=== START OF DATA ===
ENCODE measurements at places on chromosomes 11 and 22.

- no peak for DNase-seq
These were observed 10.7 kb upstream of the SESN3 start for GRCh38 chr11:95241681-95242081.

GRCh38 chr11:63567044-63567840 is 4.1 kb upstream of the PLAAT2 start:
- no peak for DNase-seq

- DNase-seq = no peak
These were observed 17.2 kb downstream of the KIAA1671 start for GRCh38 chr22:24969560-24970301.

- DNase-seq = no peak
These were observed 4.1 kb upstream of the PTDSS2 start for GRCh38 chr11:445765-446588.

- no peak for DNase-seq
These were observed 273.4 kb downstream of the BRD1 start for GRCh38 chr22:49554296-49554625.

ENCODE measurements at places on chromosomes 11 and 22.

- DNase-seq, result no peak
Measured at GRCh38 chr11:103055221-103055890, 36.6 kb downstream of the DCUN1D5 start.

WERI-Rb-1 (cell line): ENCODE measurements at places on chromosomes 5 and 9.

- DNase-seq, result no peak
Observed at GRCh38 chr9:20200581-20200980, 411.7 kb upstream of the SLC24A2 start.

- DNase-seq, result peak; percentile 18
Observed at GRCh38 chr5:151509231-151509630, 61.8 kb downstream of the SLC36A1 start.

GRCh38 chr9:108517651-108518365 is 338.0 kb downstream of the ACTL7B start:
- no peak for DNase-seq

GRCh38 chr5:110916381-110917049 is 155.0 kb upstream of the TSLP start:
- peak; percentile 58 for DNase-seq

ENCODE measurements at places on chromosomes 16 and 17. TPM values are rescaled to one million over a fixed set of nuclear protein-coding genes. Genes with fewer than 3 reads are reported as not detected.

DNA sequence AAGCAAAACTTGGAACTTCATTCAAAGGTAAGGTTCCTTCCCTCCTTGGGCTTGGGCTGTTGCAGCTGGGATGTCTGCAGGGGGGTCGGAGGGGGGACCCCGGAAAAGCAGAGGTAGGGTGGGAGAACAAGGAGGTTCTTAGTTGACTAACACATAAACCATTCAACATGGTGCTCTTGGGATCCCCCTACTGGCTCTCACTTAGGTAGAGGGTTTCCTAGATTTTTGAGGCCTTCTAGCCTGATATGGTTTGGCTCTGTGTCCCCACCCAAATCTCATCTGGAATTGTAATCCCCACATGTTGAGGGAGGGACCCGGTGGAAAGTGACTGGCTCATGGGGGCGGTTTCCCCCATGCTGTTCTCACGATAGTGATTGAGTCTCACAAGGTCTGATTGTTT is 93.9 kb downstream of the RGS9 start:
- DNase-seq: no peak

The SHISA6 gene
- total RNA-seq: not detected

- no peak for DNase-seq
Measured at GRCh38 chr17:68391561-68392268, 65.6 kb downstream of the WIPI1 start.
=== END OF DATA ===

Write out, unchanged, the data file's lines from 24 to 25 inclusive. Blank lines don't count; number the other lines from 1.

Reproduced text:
ENCODE measurements at places on chromosomes 16 and 17. TPM values are rescaled to one million over a fixed set of nuclear protein-coding genes. Genes with fewer than 3 reads are reported as not detected.

DNA sequence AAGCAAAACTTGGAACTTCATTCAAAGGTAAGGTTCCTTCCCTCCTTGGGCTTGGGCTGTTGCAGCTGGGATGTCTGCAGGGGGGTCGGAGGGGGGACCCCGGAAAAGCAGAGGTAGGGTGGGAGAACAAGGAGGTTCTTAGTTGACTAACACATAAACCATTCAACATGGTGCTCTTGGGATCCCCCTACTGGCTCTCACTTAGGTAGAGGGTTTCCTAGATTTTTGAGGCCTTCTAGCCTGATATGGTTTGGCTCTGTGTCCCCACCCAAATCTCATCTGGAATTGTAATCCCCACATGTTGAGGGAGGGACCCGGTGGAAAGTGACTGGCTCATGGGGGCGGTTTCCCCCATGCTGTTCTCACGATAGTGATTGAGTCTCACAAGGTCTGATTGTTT is 93.9 kb downstream of the RGS9 start: